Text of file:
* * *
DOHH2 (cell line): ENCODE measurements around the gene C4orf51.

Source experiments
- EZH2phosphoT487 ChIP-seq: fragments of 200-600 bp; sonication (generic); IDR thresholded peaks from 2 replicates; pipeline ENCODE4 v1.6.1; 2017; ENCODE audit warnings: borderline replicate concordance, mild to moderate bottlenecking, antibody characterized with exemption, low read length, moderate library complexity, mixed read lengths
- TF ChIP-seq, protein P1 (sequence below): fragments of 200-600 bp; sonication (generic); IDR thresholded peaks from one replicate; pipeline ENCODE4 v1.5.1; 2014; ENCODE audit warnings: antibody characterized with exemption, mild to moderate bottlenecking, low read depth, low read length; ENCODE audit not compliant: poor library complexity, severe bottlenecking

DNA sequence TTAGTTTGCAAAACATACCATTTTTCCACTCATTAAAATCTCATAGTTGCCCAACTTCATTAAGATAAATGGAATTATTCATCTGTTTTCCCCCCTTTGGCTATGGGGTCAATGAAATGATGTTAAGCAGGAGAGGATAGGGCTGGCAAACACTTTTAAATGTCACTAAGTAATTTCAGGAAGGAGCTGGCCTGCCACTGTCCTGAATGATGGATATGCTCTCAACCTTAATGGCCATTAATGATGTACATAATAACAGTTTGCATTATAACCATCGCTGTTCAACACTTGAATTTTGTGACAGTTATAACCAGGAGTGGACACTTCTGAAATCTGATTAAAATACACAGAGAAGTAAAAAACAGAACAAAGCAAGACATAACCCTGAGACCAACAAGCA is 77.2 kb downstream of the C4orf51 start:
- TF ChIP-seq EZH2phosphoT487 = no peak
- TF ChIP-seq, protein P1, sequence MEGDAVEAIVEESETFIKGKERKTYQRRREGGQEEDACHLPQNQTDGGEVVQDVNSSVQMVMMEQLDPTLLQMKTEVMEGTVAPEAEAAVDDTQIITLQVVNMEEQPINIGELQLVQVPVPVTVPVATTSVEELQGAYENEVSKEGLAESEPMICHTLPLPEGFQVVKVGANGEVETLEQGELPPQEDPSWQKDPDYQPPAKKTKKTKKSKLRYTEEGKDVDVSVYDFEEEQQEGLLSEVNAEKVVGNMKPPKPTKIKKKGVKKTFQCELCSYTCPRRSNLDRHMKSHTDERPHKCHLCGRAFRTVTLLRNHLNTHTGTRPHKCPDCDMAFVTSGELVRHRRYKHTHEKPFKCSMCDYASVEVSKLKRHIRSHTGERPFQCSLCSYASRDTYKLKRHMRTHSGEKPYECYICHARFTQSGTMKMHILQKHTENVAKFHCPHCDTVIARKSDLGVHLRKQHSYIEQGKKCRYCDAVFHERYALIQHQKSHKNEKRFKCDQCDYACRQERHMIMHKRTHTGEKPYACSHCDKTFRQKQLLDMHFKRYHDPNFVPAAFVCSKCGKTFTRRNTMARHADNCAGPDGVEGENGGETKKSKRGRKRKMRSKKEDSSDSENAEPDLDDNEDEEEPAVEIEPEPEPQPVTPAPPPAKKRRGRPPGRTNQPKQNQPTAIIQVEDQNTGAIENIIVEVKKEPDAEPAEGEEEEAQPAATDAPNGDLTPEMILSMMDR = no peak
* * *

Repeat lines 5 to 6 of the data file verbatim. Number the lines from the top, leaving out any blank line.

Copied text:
DNA sequence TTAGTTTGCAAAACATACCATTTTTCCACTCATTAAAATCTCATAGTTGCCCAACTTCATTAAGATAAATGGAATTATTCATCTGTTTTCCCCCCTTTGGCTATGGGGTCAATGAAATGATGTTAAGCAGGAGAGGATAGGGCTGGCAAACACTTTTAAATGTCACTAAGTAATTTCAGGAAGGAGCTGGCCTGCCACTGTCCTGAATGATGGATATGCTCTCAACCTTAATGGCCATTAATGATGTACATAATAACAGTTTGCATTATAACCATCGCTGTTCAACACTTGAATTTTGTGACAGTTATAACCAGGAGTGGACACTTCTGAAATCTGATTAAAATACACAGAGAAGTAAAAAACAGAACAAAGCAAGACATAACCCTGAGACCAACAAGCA is 77.2 kb downstream of the C4orf51 start:
- TF ChIP-seq EZH2phosphoT487 = no peak